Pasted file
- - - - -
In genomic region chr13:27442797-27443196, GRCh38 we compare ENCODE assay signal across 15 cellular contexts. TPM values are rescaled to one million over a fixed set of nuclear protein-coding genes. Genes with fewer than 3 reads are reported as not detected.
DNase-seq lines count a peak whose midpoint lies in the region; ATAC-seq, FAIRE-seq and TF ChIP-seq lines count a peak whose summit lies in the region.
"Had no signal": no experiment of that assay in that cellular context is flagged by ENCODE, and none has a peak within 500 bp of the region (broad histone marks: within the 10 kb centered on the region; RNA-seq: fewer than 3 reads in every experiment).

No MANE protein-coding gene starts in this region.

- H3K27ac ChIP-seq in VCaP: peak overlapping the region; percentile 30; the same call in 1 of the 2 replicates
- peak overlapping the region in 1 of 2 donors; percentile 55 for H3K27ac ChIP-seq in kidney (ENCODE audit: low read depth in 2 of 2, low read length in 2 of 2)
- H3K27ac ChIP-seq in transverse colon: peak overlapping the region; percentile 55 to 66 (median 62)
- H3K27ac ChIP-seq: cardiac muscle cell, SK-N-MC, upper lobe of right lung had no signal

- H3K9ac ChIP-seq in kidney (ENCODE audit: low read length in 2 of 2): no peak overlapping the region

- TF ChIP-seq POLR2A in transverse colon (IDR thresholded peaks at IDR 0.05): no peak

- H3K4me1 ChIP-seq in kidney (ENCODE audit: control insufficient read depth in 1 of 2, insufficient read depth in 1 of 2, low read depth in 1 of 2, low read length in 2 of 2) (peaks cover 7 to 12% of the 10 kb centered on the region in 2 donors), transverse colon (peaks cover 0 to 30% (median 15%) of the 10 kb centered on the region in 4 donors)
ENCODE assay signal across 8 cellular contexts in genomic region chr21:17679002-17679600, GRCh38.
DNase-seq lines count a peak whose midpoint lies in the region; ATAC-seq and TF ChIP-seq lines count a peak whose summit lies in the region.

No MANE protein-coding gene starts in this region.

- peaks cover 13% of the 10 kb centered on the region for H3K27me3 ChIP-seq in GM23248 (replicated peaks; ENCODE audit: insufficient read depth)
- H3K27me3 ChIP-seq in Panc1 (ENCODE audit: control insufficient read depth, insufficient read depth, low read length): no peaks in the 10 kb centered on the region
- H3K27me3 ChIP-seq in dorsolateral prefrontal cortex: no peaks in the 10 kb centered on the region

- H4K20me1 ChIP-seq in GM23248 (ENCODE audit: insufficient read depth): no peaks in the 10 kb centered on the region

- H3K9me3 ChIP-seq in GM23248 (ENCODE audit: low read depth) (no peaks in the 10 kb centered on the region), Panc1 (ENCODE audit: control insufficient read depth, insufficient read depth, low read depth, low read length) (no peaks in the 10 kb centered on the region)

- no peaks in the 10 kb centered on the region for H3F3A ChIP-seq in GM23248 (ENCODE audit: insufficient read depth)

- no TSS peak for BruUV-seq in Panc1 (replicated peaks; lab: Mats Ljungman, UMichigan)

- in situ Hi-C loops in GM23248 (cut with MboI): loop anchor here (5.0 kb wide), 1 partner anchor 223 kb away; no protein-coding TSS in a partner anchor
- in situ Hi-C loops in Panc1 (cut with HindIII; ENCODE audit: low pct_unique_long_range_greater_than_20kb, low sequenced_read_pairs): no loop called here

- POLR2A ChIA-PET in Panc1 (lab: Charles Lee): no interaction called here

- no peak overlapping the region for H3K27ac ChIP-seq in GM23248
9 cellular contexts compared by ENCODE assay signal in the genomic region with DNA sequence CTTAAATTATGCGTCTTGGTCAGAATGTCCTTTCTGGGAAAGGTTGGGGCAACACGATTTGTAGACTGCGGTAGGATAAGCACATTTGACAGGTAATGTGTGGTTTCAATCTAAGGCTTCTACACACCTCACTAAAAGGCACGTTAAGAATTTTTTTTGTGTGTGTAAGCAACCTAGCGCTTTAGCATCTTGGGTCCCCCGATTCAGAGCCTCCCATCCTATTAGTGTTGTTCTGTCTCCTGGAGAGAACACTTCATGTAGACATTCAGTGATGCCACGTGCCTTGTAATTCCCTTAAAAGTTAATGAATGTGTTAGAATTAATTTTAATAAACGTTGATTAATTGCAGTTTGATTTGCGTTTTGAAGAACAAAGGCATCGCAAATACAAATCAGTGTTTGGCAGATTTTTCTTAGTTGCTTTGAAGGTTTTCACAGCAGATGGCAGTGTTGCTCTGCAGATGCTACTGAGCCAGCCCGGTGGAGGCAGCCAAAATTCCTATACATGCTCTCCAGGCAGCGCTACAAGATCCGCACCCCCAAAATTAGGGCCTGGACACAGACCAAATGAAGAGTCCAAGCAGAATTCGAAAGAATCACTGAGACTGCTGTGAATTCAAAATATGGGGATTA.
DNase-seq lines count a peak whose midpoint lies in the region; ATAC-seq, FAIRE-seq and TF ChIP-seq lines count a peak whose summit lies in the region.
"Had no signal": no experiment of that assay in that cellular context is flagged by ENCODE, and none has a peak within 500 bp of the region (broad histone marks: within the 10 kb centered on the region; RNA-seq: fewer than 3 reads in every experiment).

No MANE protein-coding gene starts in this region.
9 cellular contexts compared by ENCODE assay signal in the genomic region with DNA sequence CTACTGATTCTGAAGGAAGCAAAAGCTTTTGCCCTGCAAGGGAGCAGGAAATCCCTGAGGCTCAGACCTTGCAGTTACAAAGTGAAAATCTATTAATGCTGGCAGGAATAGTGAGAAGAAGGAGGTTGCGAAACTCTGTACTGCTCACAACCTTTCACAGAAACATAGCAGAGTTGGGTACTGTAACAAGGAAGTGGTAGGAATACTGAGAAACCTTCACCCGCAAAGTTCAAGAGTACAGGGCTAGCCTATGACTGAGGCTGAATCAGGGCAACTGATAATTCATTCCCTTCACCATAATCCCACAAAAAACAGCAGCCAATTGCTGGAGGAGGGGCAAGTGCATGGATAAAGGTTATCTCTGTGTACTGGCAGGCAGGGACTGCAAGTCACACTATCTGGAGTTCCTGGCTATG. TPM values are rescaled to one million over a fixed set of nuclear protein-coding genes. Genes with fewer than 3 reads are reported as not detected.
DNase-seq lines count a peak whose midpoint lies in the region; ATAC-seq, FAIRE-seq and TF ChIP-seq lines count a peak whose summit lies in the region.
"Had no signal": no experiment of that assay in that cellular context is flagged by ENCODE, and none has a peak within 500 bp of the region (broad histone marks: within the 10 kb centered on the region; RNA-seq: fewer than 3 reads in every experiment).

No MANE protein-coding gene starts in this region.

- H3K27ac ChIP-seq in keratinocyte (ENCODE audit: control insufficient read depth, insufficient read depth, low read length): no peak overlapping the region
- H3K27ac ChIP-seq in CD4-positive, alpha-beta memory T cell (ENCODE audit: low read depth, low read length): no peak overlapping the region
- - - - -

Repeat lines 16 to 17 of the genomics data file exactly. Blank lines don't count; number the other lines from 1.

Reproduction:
- H3K27me3 ChIP-seq in Panc1 (ENCODE audit: control insufficient read depth, insufficient read depth, low read length): no peaks in the 10 kb centered on the region
- H3K27me3 ChIP-seq in dorsolateral prefrontal cortex: no peaks in the 10 kb centered on the region